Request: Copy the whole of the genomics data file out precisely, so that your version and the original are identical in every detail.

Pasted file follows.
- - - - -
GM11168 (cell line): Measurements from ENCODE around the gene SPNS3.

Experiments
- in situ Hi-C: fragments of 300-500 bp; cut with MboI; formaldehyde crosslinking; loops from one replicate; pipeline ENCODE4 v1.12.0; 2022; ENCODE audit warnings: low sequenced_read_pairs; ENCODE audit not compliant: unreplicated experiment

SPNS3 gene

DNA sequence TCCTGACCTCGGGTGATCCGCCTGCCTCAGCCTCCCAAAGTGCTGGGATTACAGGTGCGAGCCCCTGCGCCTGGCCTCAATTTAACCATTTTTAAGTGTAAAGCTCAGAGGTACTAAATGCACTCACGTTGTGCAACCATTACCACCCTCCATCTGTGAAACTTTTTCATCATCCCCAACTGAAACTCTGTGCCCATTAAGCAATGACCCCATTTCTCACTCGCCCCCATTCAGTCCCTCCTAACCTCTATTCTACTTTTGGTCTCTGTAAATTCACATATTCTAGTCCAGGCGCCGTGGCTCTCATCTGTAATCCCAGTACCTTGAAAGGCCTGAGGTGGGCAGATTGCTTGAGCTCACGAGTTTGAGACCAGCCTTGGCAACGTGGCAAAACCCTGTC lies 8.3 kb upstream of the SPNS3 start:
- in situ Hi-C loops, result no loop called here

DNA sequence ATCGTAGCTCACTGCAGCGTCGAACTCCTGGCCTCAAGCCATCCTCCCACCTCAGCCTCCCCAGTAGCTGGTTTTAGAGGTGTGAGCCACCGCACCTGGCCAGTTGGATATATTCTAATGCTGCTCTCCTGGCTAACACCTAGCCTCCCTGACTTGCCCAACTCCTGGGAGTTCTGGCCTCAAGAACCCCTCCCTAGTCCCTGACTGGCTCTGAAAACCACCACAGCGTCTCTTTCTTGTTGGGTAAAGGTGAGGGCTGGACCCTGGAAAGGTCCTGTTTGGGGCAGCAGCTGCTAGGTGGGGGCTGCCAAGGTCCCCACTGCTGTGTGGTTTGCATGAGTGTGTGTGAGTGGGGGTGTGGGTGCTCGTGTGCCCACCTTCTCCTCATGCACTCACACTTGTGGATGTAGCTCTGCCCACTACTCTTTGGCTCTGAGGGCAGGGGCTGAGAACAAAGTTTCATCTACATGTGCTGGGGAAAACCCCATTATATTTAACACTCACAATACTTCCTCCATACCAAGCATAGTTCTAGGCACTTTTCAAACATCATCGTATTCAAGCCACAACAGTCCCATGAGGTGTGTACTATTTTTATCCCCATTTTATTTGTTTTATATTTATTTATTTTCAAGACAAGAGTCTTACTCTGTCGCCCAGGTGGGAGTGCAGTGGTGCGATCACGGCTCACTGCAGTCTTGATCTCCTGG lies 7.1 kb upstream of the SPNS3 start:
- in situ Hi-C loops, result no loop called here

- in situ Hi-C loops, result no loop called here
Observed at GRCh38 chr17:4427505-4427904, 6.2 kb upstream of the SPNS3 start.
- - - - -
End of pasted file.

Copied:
GM11168 (cell line): Measurements from ENCODE around the gene SPNS3.

Experiments
- in situ Hi-C: fragments of 300-500 bp; cut with MboI; formaldehyde crosslinking; loops from one replicate; pipeline ENCODE4 v1.12.0; 2022; ENCODE audit warnings: low sequenced_read_pairs; ENCODE audit not compliant: unreplicated experiment

SPNS3 gene

DNA sequence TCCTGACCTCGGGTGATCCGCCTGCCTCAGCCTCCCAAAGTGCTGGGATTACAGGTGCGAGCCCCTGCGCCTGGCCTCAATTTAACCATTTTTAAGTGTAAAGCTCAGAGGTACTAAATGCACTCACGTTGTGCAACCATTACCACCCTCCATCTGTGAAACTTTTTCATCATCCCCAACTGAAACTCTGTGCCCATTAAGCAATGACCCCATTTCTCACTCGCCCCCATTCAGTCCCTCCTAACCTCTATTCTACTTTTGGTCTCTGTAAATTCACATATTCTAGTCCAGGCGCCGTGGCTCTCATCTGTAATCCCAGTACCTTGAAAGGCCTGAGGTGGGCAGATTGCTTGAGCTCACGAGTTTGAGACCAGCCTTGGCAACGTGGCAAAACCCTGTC lies 8.3 kb upstream of the SPNS3 start:
- in situ Hi-C loops, result no loop called here

DNA sequence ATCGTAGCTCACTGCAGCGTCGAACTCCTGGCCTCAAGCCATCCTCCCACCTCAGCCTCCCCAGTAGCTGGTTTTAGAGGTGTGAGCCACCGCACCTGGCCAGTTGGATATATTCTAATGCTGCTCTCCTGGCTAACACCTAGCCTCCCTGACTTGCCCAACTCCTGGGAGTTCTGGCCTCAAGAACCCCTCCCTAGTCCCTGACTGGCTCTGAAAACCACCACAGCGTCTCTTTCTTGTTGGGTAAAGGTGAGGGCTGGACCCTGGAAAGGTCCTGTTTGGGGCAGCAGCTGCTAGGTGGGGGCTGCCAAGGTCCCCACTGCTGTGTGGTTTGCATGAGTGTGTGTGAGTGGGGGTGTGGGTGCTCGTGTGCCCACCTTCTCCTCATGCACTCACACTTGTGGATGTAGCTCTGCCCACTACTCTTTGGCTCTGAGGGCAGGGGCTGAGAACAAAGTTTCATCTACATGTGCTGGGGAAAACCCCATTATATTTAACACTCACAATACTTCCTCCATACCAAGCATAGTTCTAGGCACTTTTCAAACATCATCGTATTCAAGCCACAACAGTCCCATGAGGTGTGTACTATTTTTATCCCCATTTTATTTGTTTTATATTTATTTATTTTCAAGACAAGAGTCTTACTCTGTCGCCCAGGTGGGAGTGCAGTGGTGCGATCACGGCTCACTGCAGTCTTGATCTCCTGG lies 7.1 kb upstream of the SPNS3 start:
- in situ Hi-C loops, result no loop called here

- in situ Hi-C loops, result no loop called here
Observed at GRCh38 chr17:4427505-4427904, 6.2 kb upstream of the SPNS3 start.